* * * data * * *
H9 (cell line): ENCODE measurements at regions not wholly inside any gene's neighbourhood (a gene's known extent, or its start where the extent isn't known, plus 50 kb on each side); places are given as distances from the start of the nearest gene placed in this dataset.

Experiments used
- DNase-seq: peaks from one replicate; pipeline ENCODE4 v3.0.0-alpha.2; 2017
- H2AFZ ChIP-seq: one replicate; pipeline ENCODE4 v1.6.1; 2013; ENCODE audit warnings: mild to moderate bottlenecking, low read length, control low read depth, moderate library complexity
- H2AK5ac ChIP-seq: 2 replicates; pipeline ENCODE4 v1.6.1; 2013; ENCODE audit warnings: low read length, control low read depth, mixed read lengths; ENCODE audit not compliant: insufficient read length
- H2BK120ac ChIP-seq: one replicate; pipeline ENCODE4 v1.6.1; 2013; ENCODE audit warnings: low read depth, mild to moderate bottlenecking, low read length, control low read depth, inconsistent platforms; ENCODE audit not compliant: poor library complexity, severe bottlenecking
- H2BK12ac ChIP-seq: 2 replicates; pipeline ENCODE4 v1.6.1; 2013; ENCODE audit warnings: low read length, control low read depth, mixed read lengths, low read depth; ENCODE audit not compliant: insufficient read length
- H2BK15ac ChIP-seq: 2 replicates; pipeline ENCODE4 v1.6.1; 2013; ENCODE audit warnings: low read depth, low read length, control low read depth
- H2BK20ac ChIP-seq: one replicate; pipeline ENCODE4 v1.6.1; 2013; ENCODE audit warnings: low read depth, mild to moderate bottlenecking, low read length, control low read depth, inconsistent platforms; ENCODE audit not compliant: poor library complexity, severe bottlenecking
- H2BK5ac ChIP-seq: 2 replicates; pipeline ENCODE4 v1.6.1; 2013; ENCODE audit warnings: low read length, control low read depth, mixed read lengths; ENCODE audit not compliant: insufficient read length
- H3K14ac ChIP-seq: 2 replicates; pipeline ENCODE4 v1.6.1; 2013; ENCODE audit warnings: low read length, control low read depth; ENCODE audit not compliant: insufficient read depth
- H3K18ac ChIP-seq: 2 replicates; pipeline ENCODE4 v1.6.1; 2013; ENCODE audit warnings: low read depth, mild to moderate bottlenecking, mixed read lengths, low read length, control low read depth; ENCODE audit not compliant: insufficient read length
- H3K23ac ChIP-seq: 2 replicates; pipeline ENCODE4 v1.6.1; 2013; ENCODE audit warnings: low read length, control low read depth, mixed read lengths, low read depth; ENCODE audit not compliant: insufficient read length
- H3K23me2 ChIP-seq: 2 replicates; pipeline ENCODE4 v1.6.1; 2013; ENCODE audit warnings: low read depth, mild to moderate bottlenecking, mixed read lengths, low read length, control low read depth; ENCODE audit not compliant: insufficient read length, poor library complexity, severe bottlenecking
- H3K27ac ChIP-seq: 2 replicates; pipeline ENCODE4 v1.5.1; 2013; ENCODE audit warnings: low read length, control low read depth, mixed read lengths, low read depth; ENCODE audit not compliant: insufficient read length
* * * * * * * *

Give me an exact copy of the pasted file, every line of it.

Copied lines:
H9 (cell line): ENCODE measurements at regions not wholly inside any gene's neighbourhood (a gene's known extent, or its start where the extent isn't known, plus 50 kb on each side); places are given as distances from the start of the nearest gene placed in this dataset.

Experiments used
- DNase-seq: peaks from one replicate; pipeline ENCODE4 v3.0.0-alpha.2; 2017
- H2AFZ ChIP-seq: one replicate; pipeline ENCODE4 v1.6.1; 2013; ENCODE audit warnings: mild to moderate bottlenecking, low read length, control low read depth, moderate library complexity
- H2AK5ac ChIP-seq: 2 replicates; pipeline ENCODE4 v1.6.1; 2013; ENCODE audit warnings: low read length, control low read depth, mixed read lengths; ENCODE audit not compliant: insufficient read length
- H2BK120ac ChIP-seq: one replicate; pipeline ENCODE4 v1.6.1; 2013; ENCODE audit warnings: low read depth, mild to moderate bottlenecking, low read length, control low read depth, inconsistent platforms; ENCODE audit not compliant: poor library complexity, severe bottlenecking
- H2BK12ac ChIP-seq: 2 replicates; pipeline ENCODE4 v1.6.1; 2013; ENCODE audit warnings: low read length, control low read depth, mixed read lengths, low read depth; ENCODE audit not compliant: insufficient read length
- H2BK15ac ChIP-seq: 2 replicates; pipeline ENCODE4 v1.6.1; 2013; ENCODE audit warnings: low read depth, low read length, control low read depth
- H2BK20ac ChIP-seq: one replicate; pipeline ENCODE4 v1.6.1; 2013; ENCODE audit warnings: low read depth, mild to moderate bottlenecking, low read length, control low read depth, inconsistent platforms; ENCODE audit not compliant: poor library complexity, severe bottlenecking
- H2BK5ac ChIP-seq: 2 replicates; pipeline ENCODE4 v1.6.1; 2013; ENCODE audit warnings: low read length, control low read depth, mixed read lengths; ENCODE audit not compliant: insufficient read length
- H3K14ac ChIP-seq: 2 replicates; pipeline ENCODE4 v1.6.1; 2013; ENCODE audit warnings: low read length, control low read depth; ENCODE audit not compliant: insufficient read depth
- H3K18ac ChIP-seq: 2 replicates; pipeline ENCODE4 v1.6.1; 2013; ENCODE audit warnings: low read depth, mild to moderate bottlenecking, mixed read lengths, low read length, control low read depth; ENCODE audit not compliant: insufficient read length
- H3K23ac ChIP-seq: 2 replicates; pipeline ENCODE4 v1.6.1; 2013; ENCODE audit warnings: low read length, control low read depth, mixed read lengths, low read depth; ENCODE audit not compliant: insufficient read length
- H3K23me2 ChIP-seq: 2 replicates; pipeline ENCODE4 v1.6.1; 2013; ENCODE audit warnings: low read depth, mild to moderate bottlenecking, mixed read lengths, low read length, control low read depth; ENCODE audit not compliant: insufficient read length, poor library complexity, severe bottlenecking
- H3K27ac ChIP-seq: 2 replicates; pipeline ENCODE4 v1.5.1; 2013; ENCODE audit warnings: low read length, control low read depth, mixed read lengths, low read depth; ENCODE audit not compliant: insufficient read length